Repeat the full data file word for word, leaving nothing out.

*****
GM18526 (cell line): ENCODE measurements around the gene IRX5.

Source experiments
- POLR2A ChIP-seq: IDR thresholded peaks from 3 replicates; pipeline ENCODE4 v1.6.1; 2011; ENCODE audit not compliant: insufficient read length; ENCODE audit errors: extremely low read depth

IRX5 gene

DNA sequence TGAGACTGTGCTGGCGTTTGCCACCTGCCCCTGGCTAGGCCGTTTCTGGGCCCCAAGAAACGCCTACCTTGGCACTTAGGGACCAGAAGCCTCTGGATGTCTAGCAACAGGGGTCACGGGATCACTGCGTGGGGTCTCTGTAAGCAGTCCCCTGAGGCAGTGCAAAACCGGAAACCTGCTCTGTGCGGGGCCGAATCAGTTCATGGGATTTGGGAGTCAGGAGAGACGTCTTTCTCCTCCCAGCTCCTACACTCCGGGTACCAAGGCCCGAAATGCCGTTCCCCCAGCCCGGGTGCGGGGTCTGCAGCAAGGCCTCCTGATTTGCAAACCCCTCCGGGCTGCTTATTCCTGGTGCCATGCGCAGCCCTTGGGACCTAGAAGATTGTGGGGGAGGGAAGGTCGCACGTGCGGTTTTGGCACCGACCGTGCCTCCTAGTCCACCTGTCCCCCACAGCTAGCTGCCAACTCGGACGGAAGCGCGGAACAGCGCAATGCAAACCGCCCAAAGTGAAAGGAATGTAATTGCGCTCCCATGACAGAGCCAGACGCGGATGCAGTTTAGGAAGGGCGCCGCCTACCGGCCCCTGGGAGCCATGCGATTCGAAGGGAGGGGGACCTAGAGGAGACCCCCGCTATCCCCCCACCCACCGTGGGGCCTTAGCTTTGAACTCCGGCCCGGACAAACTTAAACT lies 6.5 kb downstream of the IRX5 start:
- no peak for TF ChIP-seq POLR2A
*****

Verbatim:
GM18526 (cell line): ENCODE measurements around the gene IRX5.

Source experiments
- POLR2A ChIP-seq: IDR thresholded peaks from 3 replicates; pipeline ENCODE4 v1.6.1; 2011; ENCODE audit not compliant: insufficient read length; ENCODE audit errors: extremely low read depth

IRX5 gene

DNA sequence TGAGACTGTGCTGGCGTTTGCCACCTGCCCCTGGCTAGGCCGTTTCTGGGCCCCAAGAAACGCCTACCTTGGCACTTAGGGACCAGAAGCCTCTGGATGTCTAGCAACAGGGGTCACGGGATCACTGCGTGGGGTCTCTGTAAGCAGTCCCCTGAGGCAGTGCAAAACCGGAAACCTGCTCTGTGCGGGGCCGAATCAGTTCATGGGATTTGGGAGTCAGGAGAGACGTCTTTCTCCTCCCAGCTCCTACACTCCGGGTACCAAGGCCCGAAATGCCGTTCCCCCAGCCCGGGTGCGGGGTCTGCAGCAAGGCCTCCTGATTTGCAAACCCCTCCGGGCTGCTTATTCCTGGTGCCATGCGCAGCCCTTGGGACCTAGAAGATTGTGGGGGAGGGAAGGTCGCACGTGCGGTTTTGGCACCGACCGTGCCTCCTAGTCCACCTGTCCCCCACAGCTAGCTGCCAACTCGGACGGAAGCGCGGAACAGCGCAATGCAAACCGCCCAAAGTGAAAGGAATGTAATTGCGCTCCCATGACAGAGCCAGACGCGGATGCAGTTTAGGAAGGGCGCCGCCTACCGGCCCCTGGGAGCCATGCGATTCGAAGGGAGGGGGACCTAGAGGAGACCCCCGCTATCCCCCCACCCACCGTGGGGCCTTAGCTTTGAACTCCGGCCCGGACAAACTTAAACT lies 6.5 kb downstream of the IRX5 start:
- no peak for TF ChIP-seq POLR2A